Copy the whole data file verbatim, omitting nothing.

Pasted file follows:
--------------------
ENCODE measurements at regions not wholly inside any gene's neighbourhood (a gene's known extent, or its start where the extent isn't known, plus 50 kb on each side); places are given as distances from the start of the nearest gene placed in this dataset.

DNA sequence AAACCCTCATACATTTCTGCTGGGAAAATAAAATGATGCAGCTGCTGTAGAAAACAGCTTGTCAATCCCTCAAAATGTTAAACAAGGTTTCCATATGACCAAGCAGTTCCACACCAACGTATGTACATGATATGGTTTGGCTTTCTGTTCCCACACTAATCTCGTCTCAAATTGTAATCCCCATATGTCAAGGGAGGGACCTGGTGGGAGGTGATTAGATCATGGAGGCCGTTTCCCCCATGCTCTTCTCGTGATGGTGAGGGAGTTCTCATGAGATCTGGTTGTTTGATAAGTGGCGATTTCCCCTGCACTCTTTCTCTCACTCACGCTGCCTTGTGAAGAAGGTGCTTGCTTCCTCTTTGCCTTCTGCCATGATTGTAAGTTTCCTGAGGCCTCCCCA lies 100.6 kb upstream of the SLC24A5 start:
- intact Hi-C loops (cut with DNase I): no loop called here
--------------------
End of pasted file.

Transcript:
ENCODE measurements at regions not wholly inside any gene's neighbourhood (a gene's known extent, or its start where the extent isn't known, plus 50 kb on each side); places are given as distances from the start of the nearest gene placed in this dataset.

DNA sequence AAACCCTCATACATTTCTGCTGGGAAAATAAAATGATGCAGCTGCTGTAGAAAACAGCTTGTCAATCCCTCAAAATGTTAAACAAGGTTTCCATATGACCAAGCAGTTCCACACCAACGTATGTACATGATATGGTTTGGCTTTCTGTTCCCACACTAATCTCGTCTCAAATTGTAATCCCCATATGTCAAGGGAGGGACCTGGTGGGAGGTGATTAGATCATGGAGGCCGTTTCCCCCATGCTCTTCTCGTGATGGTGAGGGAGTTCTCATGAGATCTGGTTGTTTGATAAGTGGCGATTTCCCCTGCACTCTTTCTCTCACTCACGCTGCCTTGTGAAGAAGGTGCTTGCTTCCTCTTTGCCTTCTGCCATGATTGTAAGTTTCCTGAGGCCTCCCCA lies 100.6 kb upstream of the SLC24A5 start:
- intact Hi-C loops (cut with DNase I): no loop called here